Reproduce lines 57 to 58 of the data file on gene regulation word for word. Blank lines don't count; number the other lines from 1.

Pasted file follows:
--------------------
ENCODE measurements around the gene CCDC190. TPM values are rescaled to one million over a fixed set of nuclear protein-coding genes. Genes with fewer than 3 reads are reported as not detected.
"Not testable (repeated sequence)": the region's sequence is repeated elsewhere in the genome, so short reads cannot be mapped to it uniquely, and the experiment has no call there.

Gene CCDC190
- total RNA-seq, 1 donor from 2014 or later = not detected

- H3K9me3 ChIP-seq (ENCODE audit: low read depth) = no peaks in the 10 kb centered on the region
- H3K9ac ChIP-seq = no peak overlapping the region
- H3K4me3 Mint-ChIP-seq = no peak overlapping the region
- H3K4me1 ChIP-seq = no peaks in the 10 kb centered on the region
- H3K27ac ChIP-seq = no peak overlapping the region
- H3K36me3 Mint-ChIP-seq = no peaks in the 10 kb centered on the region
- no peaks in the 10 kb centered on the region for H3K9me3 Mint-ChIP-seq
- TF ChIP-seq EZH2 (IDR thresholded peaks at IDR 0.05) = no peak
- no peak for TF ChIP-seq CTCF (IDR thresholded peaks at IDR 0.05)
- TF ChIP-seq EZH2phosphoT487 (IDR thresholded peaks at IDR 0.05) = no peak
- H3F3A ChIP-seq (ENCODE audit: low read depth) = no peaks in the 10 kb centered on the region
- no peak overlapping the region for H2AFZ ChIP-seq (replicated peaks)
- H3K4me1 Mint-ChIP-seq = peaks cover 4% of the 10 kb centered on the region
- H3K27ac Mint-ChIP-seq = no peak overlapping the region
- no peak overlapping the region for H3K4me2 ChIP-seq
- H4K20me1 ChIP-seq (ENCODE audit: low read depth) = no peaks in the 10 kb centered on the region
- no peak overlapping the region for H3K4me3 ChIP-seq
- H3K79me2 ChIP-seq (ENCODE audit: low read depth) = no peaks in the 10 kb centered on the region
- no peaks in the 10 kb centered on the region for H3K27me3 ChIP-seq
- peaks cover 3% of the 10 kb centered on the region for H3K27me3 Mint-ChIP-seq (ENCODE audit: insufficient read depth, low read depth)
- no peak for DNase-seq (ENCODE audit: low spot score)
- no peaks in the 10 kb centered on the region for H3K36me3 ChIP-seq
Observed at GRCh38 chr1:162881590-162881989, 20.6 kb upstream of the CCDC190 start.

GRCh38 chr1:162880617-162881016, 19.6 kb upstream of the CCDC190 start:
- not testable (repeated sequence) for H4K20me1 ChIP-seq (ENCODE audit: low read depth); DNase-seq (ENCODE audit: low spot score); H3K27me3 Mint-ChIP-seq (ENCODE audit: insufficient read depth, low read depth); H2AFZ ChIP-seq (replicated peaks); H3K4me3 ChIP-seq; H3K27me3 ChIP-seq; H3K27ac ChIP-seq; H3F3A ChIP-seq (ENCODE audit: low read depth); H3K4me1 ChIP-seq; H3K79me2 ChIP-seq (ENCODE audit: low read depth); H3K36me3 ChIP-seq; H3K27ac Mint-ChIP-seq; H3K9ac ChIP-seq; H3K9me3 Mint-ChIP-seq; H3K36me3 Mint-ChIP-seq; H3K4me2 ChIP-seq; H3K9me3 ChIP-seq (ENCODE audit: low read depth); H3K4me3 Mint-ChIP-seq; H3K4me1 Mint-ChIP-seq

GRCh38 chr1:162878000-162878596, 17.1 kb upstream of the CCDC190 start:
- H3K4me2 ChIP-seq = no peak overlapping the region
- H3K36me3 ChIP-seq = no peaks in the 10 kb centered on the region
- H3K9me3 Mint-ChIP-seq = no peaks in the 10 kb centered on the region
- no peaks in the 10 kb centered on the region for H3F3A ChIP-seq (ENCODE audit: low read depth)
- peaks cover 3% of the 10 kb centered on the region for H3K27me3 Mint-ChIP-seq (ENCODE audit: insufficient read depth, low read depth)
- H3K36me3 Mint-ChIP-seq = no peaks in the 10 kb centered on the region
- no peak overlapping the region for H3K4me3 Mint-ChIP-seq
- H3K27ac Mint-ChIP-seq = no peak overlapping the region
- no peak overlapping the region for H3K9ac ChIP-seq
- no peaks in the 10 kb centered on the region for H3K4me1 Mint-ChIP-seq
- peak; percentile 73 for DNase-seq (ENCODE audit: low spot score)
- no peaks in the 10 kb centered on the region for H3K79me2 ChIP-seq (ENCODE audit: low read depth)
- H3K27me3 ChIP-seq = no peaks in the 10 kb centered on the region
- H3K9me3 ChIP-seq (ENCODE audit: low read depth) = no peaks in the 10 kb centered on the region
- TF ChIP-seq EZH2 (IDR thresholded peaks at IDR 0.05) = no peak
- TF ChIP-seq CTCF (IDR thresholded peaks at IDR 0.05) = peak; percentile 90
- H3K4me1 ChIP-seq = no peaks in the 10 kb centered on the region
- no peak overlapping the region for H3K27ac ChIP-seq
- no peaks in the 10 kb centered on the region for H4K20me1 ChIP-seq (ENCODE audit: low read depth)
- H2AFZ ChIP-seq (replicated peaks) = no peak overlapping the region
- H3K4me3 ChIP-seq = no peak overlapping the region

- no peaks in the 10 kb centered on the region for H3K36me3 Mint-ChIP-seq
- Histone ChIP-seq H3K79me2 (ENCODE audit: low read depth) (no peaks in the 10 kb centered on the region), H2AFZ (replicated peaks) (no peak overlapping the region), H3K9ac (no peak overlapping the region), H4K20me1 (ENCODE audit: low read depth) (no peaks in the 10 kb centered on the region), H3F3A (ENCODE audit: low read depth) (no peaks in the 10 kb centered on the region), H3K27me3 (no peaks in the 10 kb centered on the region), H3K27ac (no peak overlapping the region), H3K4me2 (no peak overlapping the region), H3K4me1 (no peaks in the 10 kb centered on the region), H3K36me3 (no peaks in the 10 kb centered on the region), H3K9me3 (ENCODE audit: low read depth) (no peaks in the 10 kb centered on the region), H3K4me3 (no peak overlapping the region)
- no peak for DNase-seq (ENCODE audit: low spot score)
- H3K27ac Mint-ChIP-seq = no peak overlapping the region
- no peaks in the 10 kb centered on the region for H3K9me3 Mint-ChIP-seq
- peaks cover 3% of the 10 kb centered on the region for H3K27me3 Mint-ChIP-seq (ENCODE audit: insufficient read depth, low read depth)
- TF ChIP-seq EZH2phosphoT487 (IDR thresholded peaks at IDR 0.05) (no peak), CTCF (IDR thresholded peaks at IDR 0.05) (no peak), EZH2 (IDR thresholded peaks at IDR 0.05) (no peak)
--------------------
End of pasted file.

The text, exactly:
- peaks cover 3% of the 10 kb centered on the region for H3K27me3 Mint-ChIP-seq (ENCODE audit: insufficient read depth, low read depth)
- TF ChIP-seq EZH2phosphoT487 (IDR thresholded peaks at IDR 0.05) (no peak), CTCF (IDR thresholded peaks at IDR 0.05) (no peak), EZH2 (IDR thresholded peaks at IDR 0.05) (no peak)